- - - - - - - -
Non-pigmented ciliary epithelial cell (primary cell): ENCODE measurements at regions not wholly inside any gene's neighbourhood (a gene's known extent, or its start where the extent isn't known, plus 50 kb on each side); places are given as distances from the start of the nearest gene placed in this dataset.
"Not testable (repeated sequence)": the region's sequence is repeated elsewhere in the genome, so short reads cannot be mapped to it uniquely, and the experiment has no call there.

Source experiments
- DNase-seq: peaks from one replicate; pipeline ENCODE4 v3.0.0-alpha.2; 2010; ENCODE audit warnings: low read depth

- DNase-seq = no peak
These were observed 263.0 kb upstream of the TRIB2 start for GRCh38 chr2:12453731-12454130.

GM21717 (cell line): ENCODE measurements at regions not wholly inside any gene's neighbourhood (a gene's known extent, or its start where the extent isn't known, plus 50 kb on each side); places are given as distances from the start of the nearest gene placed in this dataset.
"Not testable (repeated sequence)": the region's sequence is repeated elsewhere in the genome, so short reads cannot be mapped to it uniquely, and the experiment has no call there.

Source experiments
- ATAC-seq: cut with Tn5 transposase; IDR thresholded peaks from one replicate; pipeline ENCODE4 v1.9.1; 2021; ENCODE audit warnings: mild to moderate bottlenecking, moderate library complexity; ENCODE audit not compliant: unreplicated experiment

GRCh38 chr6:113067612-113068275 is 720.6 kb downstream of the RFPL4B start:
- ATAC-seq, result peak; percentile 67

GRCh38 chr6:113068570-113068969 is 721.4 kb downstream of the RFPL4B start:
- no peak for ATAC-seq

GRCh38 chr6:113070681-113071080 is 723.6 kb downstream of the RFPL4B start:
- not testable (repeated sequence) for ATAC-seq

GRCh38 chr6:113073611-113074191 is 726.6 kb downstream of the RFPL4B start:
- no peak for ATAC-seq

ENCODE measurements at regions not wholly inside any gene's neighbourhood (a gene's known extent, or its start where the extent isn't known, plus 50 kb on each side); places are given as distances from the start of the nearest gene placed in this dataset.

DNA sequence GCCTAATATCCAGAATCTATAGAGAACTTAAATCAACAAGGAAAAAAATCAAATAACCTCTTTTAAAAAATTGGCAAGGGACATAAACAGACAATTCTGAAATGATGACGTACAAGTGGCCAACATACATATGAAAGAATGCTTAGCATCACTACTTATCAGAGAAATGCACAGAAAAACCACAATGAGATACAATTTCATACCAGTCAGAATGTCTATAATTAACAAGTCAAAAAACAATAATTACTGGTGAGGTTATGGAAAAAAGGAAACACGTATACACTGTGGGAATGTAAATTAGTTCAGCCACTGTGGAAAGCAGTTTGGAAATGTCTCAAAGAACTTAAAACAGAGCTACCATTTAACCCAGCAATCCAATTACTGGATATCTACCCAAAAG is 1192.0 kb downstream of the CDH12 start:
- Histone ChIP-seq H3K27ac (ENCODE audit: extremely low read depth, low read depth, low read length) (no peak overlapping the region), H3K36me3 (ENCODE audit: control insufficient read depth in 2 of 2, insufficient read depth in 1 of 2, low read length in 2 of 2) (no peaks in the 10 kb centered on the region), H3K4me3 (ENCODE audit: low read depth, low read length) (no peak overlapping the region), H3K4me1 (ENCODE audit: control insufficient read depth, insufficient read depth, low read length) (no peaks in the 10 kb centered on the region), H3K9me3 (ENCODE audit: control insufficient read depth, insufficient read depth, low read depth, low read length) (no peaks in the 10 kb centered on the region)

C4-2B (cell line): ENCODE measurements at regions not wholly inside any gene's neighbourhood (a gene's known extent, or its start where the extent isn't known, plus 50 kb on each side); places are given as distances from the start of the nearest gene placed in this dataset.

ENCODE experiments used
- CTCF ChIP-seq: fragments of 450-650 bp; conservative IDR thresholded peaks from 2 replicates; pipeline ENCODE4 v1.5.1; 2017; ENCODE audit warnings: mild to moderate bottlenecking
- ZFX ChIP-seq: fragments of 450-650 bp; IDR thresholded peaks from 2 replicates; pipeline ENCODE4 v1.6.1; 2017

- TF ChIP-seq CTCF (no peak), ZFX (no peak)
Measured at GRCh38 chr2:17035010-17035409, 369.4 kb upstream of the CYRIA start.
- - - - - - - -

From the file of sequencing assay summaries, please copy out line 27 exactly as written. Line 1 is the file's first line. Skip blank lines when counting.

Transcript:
Measured at GRCh38 chr2:17035010-17035409, 369.4 kb upstream of the CYRIA start.